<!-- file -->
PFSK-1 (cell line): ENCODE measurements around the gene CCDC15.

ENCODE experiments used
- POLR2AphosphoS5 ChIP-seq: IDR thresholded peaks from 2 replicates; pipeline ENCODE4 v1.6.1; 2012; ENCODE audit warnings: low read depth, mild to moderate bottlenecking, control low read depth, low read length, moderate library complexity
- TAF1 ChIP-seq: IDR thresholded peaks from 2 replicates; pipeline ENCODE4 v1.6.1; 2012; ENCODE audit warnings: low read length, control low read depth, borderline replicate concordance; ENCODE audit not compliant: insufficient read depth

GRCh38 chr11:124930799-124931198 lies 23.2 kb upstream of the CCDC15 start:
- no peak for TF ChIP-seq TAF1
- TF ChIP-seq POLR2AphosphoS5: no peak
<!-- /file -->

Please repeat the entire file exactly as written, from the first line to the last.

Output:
PFSK-1 (cell line): ENCODE measurements around the gene CCDC15.

ENCODE experiments used
- POLR2AphosphoS5 ChIP-seq: IDR thresholded peaks from 2 replicates; pipeline ENCODE4 v1.6.1; 2012; ENCODE audit warnings: low read depth, mild to moderate bottlenecking, control low read depth, low read length, moderate library complexity
- TAF1 ChIP-seq: IDR thresholded peaks from 2 replicates; pipeline ENCODE4 v1.6.1; 2012; ENCODE audit warnings: low read length, control low read depth, borderline replicate concordance; ENCODE audit not compliant: insufficient read depth

GRCh38 chr11:124930799-124931198 lies 23.2 kb upstream of the CCDC15 start:
- no peak for TF ChIP-seq TAF1
- TF ChIP-seq POLR2AphosphoS5: no peak